The administration of President Joe Biden continues to roll back misguided policies of the Trump era. Not all these actions are grabbing headlines, but they’re important and shouldn’t be overlooked.

Here’s an example: The U.S. State Department, we learned last week, is putting an end to a Trump policy that emphasized far-right theological views in international relations.      

Under former Secretary of State Mike Pompeo, the department was guided by a Commission on Unalienable Rights. The name may sound harmless, even positive, but don’t be fooled. This entity, yet another sop to Trump’s Christian nationalist allies, elevated extreme definitions of religious freedom and property rights over other types of human rights and downplayed persecution against LGBTQ people abroad.

The change had been heavily criticized by human rights advocates, and now the commission is no more. Secretary of State Antony Blinken announced on March 30 that the Pompeo/Trump approach was formally being scrapped.

“One of the core principles of human rights is that they are universal,” Blinken said. “All people are entitled to these rights, no matter where they’re born, what they believe, whom they love, or any other characteristic. Human rights are also co-equal; there is no hierarchy that makes some rights more important than others.”

Blinken added, “Past unbalanced statements that suggest such a hierarchy, including those offered by a recently disbanded State Department advisory committee, do not represent a guiding document for this administration. At my confirmation hearing, I promised that the Biden-Harris Administration would repudiate those unbalanced views. We do so decisively today.”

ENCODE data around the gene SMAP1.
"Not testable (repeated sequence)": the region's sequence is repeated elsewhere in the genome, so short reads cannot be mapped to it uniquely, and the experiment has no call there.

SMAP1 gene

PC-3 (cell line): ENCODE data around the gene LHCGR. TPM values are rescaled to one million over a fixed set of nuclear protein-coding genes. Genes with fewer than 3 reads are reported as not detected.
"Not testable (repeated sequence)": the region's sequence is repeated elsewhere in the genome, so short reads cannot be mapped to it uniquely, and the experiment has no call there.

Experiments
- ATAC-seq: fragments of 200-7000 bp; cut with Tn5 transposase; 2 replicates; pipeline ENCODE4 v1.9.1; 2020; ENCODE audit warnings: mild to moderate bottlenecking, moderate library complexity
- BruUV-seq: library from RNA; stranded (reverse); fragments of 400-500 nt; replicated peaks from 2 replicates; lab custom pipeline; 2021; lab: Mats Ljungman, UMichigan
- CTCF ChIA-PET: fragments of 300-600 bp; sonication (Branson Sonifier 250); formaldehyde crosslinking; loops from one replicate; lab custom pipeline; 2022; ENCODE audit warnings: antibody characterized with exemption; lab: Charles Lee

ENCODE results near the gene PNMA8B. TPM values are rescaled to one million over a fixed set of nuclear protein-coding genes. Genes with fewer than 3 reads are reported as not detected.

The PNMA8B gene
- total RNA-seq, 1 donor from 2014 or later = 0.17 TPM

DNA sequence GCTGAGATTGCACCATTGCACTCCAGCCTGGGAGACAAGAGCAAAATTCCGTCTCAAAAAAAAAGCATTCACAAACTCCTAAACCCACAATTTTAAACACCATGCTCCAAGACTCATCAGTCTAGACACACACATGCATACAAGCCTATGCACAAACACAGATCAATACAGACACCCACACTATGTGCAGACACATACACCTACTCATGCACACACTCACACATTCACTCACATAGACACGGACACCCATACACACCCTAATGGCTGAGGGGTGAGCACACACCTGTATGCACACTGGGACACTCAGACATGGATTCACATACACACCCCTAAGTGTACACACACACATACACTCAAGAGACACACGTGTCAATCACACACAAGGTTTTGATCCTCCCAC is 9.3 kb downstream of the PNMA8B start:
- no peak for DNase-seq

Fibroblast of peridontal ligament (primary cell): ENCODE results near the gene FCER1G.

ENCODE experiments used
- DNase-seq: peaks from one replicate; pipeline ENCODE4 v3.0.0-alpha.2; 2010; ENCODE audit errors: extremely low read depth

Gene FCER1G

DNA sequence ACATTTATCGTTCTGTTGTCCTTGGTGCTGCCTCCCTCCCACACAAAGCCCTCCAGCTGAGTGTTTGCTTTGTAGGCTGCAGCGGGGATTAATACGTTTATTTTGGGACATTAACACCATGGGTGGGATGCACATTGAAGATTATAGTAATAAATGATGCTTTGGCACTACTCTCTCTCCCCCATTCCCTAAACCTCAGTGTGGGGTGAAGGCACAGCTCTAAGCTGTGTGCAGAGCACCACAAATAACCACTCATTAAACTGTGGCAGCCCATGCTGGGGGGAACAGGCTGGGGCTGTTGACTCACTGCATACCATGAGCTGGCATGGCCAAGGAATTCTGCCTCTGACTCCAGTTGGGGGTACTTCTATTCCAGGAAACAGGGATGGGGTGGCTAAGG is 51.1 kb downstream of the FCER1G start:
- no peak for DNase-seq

Critics accused the Trump administration of downplaying women’s rights, reproductive freedom and LGBTQ rights in its approach to international relations. For example, the Trump administration removed sections detailing attacks on women’s reproductive rights abroad in its annual human rights report. The commission, which was stacked with conservatives, was chaired by Mary Ann Glendon, former U.S. ambassador to the Vatican and a high-profile opponent of legal abortion and LGBTQ rights. (The LGBTQ-rights organization GLAAD issued a report noting that seven of the commission’s 10 members had made anti-LGBTQ statements in the past.)

Christian nationalists heralded the Pompeo/Trump approach because it supposedly emphasized the fact that rights are “God given.” The administration also tied its approach to extreme forms of “America first” nationalism.

Pompeo clearly saw the creation of the commission as part of his legacy. He said he hoped that his approach to human rights around the globe would guide future administrations. That's not going to happen. NBC News reported that nearly “all references to the commission’s report and Pompeo’s advocacy of it have been removed from the State Department’s website”; they remain only as archived pages.

That is precisely where this misguided approach to human rights belongs.

Photo: Secretary of State Antony Blinken. Screenshot from U.S. State Department video.